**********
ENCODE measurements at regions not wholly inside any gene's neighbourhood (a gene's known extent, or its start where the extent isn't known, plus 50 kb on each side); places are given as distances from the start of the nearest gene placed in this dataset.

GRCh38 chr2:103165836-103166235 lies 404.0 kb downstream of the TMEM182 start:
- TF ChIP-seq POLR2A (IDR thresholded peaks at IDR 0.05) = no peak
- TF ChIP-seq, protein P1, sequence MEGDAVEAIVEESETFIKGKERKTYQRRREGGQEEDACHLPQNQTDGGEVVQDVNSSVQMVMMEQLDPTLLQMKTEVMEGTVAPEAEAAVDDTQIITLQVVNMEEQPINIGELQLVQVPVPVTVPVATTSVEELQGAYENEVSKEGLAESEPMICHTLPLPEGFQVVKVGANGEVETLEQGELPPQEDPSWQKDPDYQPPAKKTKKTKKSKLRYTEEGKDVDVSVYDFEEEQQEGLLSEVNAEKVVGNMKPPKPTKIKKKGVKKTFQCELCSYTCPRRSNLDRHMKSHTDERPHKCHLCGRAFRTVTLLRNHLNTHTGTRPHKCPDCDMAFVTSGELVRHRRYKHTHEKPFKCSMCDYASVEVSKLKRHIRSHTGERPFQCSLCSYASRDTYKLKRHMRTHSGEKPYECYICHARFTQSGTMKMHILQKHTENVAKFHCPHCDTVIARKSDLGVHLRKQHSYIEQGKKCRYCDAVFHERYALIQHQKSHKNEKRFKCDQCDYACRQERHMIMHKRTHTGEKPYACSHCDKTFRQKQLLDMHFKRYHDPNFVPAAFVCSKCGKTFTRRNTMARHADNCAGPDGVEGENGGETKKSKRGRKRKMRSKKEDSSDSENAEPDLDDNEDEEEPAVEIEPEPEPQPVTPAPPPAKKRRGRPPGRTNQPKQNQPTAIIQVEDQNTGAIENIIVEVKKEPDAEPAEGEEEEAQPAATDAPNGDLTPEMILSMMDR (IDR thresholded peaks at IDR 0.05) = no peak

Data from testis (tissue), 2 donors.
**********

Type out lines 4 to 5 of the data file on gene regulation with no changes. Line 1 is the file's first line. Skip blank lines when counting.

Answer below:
- TF ChIP-seq, protein P1, sequence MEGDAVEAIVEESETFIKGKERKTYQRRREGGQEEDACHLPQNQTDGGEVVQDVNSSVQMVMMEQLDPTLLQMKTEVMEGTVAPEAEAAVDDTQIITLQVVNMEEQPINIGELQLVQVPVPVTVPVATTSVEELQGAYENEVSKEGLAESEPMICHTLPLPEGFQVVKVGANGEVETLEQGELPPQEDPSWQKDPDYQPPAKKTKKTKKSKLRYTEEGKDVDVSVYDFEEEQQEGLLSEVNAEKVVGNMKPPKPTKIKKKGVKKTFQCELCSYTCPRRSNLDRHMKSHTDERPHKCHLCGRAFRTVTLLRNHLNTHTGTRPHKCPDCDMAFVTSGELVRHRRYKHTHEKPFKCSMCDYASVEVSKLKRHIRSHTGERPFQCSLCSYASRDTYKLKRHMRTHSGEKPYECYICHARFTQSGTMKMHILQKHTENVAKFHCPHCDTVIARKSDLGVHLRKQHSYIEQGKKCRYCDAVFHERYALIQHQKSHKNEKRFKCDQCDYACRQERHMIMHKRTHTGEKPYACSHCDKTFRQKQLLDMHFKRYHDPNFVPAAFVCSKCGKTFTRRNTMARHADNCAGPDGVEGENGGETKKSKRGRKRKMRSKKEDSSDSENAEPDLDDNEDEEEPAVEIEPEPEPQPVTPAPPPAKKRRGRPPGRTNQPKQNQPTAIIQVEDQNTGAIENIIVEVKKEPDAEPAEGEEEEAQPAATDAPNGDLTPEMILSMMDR (IDR thresholded peaks at IDR 0.05) = no peak

Data from testis (tissue), 2 donors.